That seems a popular theme these days, comparison of the fall of the US Empire to the fall of Rome... *wonders when the HBO special will be out*

Falling is the final stage in the product lifecycle of any empire. Ironic that imperialists can't seem to get their heads around this with the wealth of historical data out there. Everything in nature dies and rots, even societies.

I'm up to my arse in Brexit Numpties, but I want more.  Target-rich environments are the new sexy.
Not actually a meat product.
Ass-Kicking & Foot-Stomping Ancient Master of SHIT FUCK FUCK FUCK
Awful and Bent Behemothic Results of Last Night's Painful Squat.
High Altitude Haggis-Filled Sex Bucket From Beyond Time and Space.
Internet Monkey Person of Filthy and Immoral Pygmy-Porn Wart Contagion
Octomom Auxillary Heat Exchanger Repairman
walking the fine line line between genius and batshit fucking crazy

"computation is a pattern in the spacetime arrangement of particles, and it's not the particles but the pattern that really matters! Matter doesn't matter." -- Max Tegmark

LHX

Quote from: SillyCybin on January 10, 2007, 03:50:28 PM
Quote from: Jenne on January 10, 2007, 03:34:58 PM
Quote from: Bhode_Sativa on January 09, 2007, 11:03:10 AM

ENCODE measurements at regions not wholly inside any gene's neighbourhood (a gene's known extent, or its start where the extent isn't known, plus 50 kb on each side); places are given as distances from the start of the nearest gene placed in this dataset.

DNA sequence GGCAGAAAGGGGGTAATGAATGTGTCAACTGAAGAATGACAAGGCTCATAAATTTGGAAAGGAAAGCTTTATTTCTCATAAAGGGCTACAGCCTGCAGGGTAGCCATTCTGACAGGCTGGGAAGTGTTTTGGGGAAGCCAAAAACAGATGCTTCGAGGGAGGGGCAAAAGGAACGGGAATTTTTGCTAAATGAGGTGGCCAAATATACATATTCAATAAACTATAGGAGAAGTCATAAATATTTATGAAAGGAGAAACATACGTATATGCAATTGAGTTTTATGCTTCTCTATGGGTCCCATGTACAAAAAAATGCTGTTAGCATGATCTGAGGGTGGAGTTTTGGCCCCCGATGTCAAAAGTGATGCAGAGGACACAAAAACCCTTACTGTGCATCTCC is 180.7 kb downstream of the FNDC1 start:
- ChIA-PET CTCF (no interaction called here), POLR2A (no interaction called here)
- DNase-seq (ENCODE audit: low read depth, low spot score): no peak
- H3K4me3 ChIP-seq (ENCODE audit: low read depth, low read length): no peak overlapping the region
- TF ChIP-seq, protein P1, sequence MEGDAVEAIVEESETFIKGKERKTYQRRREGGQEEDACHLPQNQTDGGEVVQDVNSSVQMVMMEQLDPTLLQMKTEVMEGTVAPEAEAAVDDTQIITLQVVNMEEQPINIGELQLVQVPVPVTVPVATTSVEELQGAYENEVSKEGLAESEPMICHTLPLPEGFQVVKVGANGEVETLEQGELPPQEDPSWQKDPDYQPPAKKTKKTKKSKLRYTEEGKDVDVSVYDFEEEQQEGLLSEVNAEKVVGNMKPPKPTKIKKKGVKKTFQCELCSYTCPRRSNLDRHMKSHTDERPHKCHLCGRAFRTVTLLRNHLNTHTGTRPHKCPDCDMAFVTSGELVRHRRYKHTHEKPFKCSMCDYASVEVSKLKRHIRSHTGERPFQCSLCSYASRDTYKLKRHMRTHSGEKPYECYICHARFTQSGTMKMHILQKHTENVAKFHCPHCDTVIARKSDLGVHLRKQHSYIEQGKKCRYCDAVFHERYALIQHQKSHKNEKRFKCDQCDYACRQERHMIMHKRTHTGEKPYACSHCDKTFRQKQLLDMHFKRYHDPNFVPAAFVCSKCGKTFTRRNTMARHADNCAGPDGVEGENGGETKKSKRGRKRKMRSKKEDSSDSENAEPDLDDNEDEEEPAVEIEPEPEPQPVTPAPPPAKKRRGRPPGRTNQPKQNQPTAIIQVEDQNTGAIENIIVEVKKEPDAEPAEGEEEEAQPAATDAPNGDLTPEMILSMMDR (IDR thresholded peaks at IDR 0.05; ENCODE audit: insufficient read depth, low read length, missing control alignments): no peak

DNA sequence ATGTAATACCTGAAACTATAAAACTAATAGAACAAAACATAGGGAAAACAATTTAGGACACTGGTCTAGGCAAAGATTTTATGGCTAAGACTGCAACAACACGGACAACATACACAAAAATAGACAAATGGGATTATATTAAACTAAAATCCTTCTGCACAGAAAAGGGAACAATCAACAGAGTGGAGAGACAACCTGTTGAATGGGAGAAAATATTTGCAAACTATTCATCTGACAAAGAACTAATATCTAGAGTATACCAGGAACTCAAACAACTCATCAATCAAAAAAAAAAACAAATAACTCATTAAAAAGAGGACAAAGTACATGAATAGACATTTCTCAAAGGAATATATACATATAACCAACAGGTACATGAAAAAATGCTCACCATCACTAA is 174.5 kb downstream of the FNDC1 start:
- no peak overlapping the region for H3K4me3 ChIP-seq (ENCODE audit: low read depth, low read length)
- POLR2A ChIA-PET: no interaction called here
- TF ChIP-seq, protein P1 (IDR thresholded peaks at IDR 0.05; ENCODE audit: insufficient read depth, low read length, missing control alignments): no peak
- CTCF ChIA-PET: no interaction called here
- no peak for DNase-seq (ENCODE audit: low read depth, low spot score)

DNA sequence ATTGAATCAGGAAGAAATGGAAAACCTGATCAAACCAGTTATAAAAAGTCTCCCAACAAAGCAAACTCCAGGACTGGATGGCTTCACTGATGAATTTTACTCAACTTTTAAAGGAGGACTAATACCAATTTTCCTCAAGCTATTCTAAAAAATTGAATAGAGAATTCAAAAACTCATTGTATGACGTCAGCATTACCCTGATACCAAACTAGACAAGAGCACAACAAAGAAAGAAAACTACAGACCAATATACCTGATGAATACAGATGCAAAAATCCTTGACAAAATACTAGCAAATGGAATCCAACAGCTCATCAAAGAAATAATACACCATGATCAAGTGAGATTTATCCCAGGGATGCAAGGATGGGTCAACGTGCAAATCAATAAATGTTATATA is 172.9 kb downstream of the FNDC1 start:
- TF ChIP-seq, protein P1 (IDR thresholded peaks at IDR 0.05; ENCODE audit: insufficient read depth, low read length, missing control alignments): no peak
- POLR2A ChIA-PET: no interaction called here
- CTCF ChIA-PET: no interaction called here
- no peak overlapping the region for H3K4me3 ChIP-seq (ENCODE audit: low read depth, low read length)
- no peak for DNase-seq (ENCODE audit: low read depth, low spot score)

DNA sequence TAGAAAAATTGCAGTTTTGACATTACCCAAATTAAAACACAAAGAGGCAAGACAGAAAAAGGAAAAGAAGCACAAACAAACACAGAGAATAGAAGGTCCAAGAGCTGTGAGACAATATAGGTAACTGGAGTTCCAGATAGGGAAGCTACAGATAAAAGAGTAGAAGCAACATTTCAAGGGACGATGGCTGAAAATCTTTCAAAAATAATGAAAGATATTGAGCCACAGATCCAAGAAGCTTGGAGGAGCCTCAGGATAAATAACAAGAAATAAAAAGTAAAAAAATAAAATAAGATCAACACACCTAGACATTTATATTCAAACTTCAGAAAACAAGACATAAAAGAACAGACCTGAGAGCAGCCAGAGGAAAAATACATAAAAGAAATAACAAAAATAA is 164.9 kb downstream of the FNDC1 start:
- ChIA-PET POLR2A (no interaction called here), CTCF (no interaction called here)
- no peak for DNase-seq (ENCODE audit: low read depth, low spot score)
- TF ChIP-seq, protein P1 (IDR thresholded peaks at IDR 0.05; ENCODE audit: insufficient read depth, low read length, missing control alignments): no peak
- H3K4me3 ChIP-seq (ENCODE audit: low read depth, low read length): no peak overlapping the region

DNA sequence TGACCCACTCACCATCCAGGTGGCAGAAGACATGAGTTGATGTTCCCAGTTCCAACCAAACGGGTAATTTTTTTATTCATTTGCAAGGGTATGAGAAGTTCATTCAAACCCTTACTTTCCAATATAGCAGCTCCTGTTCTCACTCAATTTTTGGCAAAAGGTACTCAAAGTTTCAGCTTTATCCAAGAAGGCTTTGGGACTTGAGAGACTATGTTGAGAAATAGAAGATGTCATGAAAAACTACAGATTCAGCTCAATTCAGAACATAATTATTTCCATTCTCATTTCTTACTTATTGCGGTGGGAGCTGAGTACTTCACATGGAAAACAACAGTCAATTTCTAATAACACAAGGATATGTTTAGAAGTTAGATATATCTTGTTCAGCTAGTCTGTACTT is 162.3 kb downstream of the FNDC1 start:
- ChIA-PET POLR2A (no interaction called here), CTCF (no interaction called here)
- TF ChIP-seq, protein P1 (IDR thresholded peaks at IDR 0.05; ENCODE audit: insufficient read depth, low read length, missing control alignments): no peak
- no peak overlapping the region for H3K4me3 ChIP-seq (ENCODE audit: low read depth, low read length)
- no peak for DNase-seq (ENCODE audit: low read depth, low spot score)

I heard this guy speak on NPR and he sounded intelligent, and the things he talked about seem to have relevance to the questions of "What are we doing? Where are we going?" His new book, The Upside of Down, talks about societal stresses that impact the future of civilization. I'm going to get a copy today when the stores open. I've read the prologue which can be found here: http://www.theupsideofdown.com/pdf/theupsideofdown-prologue.pdf and he makes a lot of sense, especially in his comparison of the Roman Empire's collapse with America's current situation.

That seems a popular theme these days, comparison of the fall of the US Empire to the fall of Rome... *wonders when the HBO special will be out*

Falling is the final stage in the product lifecycle of any empire. Ironic that imperialists can't seem to get their heads around this with the wealth of historical data out there. Everything in nature dies and rots, even societies.
which begs the question: why is everybody/everything constantly on the run trying to avoid this?

it makes so much more sense to move toward it with as much tact as possible
neat hell

P3nT4gR4m

Quote from: LHX on January 10, 2007, 04:07:39 PM
Quote from: SillyCybin on January 10, 2007, 03:50:28 PM
Quote from: Jenne on January 10, 2007, 03:34:58 PM
Quote from: Bhode_Sativa on January 09, 2007, 11:03:10 AM